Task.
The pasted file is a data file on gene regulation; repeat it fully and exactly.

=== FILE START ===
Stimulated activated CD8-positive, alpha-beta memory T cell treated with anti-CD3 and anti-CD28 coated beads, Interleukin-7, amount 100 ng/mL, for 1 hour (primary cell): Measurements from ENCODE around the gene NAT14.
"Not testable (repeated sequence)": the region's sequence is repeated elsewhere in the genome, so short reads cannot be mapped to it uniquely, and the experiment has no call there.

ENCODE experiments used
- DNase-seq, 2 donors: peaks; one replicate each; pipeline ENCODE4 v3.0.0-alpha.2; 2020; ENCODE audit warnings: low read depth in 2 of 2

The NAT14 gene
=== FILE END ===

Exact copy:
Stimulated activated CD8-positive, alpha-beta memory T cell treated with anti-CD3 and anti-CD28 coated beads, Interleukin-7, amount 100 ng/mL, for 1 hour (primary cell): Measurements from ENCODE around the gene NAT14.
"Not testable (repeated sequence)": the region's sequence is repeated elsewhere in the genome, so short reads cannot be mapped to it uniquely, and the experiment has no call there.

ENCODE experiments used
- DNase-seq, 2 donors: peaks; one replicate each; pipeline ENCODE4 v3.0.0-alpha.2; 2020; ENCODE audit warnings: low read depth in 2 of 2

The NAT14 gene